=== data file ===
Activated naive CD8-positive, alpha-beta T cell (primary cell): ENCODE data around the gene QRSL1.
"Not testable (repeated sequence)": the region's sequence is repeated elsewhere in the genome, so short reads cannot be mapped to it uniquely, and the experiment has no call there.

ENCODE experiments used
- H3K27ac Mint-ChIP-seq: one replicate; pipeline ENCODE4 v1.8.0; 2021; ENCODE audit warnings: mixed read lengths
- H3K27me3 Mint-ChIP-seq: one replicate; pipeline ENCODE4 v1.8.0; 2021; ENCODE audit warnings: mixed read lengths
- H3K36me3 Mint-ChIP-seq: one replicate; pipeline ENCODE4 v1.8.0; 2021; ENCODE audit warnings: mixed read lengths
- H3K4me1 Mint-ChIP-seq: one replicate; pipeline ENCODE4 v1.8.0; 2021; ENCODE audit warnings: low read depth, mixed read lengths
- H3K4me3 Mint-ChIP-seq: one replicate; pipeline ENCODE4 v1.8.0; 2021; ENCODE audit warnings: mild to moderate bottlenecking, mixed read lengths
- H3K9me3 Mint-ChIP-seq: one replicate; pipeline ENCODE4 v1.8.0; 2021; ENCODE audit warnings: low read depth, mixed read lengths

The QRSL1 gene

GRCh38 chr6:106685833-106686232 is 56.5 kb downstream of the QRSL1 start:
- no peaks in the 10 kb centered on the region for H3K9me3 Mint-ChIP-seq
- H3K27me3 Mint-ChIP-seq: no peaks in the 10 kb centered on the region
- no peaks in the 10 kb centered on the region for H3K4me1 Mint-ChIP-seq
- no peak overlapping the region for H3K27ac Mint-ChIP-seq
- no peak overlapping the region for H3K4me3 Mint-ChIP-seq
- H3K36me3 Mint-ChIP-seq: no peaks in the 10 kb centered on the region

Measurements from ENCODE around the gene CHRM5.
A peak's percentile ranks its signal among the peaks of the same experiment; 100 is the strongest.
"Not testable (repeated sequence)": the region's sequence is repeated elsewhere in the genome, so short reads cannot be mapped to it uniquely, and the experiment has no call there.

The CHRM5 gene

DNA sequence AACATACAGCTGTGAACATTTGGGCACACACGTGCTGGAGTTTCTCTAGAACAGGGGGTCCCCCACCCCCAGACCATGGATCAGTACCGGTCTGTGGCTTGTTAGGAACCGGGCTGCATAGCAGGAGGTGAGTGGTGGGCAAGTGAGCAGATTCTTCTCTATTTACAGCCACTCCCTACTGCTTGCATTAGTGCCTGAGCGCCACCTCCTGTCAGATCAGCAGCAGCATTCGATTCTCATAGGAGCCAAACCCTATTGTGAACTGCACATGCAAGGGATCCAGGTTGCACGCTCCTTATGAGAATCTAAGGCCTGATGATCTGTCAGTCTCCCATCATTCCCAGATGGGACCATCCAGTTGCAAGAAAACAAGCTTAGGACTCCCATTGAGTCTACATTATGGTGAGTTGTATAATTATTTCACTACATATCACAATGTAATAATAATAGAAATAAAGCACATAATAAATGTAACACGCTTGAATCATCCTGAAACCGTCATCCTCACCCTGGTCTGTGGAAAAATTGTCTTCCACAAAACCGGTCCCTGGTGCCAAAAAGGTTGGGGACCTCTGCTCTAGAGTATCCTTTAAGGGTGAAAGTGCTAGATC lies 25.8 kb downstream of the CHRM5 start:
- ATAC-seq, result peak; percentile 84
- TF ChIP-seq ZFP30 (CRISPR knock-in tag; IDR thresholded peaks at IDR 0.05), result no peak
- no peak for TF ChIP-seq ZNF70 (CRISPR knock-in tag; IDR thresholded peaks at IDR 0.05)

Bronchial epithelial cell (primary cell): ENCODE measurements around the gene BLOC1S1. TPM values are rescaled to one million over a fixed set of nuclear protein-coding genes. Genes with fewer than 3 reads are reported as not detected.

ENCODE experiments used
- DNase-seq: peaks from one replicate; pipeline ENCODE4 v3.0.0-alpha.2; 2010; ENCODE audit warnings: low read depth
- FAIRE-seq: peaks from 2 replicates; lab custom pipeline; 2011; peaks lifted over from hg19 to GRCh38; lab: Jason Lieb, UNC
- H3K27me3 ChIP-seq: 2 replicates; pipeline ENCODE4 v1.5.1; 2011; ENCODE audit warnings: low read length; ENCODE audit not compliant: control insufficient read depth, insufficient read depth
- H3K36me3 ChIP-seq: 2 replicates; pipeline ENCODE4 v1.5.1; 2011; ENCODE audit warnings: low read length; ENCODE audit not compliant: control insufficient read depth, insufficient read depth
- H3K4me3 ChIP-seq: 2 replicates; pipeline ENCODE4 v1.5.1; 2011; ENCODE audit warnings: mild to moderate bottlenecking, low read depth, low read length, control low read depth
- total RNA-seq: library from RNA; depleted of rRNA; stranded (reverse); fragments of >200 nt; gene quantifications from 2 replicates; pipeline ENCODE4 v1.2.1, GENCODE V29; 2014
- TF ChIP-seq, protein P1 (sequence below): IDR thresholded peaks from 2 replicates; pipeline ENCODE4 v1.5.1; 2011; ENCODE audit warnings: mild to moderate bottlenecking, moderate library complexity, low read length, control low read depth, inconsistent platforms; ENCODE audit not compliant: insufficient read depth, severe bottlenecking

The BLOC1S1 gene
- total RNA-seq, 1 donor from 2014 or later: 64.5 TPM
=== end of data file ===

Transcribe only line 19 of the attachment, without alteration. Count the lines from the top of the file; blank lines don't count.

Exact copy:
A peak's percentile ranks its signal among the peaks of the same experiment; 100 is the strongest.